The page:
3 Things Small Businesses Can Learn From Big Businesses

A small business can learn a great deal from what big companies do and the tools they use. This is simply because the Internet has leveled the playing field. Anyone, for example, can build a website, and it’s often difficult to distinguish whether a website–say, an eCommerce store–is run by a large or small company.

While both a small and large business might be in the same market, a large business has enormous advantages such as capital, resources and manpower. Still, a small company does have a few things going for it. For instance, it has more of a family-like atmosphere, can change quickly due to its lean structure, and can build rapid rapport with the customer.

So if you’re the owner of a small company, you’re unlikely to make millions from your business because you simply don’t have the resources. That said, if you can learn just a few things from a large company that you can incorporate into your own business,  you can still significantly increase your income.

  1. Cloud Computing

Big companies have realized that they don’t need to sink their capital into developing their own on-premise software. They can simply migrate to the cloud. According to some cloud ERP predictions for 2018, large companies will benefit from both artificial intelligence (AI) and Big Data. While a small company doesn’t have the capacity to benefit from ERP, AI, or Big Data, it can still benefit from the cloud itself. For instance, it can use the cloud for collaborating with outsourcing companies, scale its business during a holiday season, or make decisions based on real-time data.

  1. Email Marketing

It’s a cliché to say that “the money is in the list,” but it’s still true.

Is there a difference between email marketing done by a large corporation and one done by a small company? Yes and no.

Yes, because a corporate blog usually knows how to capture email addresses. It has all sorts of opt-in forms and landing pages, as well as offers subscribers discounts and other incentives. Consequently, it’ll probably have a large number of subscribers.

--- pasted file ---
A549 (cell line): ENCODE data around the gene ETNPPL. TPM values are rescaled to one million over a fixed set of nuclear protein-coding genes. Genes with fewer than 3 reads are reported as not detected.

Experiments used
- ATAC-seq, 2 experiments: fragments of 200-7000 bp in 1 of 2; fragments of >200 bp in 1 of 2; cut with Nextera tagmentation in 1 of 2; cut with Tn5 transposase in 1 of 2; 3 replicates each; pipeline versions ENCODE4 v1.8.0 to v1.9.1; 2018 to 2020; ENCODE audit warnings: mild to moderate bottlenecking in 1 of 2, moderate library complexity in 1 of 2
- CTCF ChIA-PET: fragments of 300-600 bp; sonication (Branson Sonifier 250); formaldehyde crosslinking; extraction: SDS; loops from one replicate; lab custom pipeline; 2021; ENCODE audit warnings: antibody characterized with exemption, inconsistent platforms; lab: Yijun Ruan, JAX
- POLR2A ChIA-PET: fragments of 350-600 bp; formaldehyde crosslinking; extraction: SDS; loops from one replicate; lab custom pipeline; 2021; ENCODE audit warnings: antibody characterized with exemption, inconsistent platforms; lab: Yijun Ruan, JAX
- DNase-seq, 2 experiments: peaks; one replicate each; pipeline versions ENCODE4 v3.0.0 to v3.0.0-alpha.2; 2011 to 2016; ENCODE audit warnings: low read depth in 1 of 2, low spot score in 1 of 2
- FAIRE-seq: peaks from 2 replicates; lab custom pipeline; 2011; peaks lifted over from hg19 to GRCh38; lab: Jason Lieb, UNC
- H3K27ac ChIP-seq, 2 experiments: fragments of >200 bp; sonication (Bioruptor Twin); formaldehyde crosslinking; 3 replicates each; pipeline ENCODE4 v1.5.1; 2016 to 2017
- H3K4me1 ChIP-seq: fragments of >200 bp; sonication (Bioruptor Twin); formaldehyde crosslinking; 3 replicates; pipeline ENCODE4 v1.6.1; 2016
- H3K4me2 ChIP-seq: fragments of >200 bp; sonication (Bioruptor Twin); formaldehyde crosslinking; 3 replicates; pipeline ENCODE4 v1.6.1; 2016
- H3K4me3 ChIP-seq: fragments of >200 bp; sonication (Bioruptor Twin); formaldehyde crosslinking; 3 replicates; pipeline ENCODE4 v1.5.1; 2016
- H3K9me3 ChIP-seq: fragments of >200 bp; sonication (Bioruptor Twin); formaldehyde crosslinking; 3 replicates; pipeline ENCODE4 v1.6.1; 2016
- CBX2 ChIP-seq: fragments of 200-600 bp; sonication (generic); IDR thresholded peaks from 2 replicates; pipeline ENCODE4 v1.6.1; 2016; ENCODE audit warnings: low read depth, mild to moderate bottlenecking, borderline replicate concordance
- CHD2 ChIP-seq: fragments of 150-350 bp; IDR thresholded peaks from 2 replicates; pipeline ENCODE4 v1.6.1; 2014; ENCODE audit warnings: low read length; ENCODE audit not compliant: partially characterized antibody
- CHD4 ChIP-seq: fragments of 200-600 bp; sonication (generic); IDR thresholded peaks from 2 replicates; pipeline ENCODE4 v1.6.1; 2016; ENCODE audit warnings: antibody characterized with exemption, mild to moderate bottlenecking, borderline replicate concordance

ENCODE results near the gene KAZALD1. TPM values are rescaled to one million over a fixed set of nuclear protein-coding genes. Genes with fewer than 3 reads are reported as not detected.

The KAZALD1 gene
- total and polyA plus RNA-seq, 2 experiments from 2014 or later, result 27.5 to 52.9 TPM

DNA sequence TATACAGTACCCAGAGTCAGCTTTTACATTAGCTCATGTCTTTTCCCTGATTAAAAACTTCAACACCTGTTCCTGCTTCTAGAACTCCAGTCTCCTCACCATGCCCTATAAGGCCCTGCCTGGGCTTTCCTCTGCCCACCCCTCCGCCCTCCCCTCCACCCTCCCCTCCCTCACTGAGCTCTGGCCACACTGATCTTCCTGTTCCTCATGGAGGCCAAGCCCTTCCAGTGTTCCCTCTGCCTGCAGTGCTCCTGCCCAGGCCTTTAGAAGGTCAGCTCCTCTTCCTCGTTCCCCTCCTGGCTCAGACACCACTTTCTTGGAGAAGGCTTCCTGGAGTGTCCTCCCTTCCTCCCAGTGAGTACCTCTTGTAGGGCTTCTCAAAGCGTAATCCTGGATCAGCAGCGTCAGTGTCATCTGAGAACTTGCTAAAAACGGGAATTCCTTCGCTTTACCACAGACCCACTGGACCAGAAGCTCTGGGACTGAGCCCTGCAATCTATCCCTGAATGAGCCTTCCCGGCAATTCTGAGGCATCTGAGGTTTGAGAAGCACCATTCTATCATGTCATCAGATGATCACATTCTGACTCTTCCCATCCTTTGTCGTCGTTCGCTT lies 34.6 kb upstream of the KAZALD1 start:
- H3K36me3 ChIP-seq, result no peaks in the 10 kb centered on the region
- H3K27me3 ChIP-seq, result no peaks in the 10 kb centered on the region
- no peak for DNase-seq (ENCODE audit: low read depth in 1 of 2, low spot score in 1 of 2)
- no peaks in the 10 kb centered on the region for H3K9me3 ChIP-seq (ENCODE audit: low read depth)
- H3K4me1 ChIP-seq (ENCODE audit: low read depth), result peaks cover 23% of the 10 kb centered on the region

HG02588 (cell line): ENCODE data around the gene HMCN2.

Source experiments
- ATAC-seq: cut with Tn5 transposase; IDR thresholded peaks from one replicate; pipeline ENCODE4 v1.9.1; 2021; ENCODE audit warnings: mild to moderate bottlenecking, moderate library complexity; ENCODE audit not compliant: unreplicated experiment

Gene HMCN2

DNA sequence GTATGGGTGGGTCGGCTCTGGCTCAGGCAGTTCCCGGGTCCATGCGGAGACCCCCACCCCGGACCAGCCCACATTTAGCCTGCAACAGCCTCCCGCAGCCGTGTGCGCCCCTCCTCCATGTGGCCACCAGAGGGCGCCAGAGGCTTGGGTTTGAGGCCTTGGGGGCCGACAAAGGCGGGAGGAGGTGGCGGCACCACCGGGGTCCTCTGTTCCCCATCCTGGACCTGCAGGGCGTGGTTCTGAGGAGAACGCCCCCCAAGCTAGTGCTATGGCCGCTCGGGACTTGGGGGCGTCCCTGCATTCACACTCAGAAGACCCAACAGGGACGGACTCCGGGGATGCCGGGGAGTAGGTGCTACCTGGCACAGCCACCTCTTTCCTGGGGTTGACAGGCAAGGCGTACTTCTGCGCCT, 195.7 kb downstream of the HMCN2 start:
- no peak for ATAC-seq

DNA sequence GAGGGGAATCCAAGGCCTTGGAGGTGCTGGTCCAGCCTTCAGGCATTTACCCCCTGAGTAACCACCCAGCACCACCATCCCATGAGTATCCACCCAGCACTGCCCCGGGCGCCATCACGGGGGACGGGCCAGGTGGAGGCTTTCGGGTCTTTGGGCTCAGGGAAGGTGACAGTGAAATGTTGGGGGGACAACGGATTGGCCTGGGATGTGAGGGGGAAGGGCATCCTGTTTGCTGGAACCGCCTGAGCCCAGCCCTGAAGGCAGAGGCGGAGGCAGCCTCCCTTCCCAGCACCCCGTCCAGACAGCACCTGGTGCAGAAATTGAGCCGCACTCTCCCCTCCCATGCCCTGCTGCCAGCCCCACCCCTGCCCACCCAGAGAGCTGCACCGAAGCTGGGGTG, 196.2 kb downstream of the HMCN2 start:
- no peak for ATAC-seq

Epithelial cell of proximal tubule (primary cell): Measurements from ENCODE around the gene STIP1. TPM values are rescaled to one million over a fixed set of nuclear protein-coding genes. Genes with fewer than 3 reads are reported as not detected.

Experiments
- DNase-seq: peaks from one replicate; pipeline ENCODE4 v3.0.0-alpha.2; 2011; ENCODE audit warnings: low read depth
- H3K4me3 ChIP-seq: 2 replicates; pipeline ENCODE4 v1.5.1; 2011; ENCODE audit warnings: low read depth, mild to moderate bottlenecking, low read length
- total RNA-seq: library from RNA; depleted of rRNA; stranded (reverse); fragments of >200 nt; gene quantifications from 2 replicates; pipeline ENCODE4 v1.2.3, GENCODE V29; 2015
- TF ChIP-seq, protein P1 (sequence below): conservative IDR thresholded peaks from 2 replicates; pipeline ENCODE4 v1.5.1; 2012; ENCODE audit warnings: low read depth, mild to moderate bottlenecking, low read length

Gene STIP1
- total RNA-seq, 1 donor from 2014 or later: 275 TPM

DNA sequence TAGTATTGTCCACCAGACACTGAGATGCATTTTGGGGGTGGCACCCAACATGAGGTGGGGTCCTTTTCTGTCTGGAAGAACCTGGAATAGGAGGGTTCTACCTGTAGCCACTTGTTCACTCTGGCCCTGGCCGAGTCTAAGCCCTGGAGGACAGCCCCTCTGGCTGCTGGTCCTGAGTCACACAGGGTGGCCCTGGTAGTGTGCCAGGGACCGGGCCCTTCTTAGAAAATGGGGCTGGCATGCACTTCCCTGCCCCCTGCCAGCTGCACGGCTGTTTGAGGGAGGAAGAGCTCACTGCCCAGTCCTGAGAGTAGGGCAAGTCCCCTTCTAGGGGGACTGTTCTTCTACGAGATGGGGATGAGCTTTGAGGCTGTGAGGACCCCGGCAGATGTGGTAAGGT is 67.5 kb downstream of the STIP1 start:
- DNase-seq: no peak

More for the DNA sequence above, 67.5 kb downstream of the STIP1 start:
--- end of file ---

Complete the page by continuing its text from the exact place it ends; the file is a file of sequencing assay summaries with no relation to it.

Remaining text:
No, because the emails themselves are similar. A small company has access to the same features a large business has: professional templates, graphics, and autoresponders.

S,o what can a small company learn from a big company when it comes to email marketing? Perhaps, it can learn to place an emphasis on finding several different ways to convert website visitors into subscribers.

Additionally, copywriting plays a huge role in corporate emails. For instance, the landing pages are written by well-paid copywriters to improve conversions. The email sequence, too, is often carefully thought out, with the first few emails creating rapport while the subsequent emails balance out the content with promotions. It’d be beneficial for a small company to learn how to write persuasive landing page copy, as well as how to strategically roll out its emails.

  1. Blogging

When it comes to blogging, large companies will actually try to develop the intimate quality that a small business blogger has with his or her audience. The Starbucks blog, for instance, isn’t written in a corporate or impersonal way. The concept behind the blog is simple: it’s written in the tone of people who love coffee wanting to help other people fall in love with it, too.

If there is anything a solo blogger can learn from a corporate blog, it is to appreciate that the friendlier, and more approachable a blog, the more readers will resonate with its content. Another thing it might learn is to create a publishing schedule so that it consistently turns out blog posts every month. Sometimes a single blogger can lack consistency in how much blog content is produced every month. In contrast, a large company will use staff writers,  freelance writers, and guest bloggers to consistently turn out fresh content on a predictable schedule.

In summary, a small company may not be able to use the cloud to the same extent as a large company, nor will it be able to capture as many email subscribers and turn out as much blog content, but it can still benefit from the cloud,  attract a large number of email subscribers, and  turn out consistent, high-quality blog posts. What a small company lacks in resources, it can make up for in terms of building intimacy with the target audience. It’d  be beneficial for a small company to notice what a big company is doing well and then mirror it, albeit on a smaller scale.

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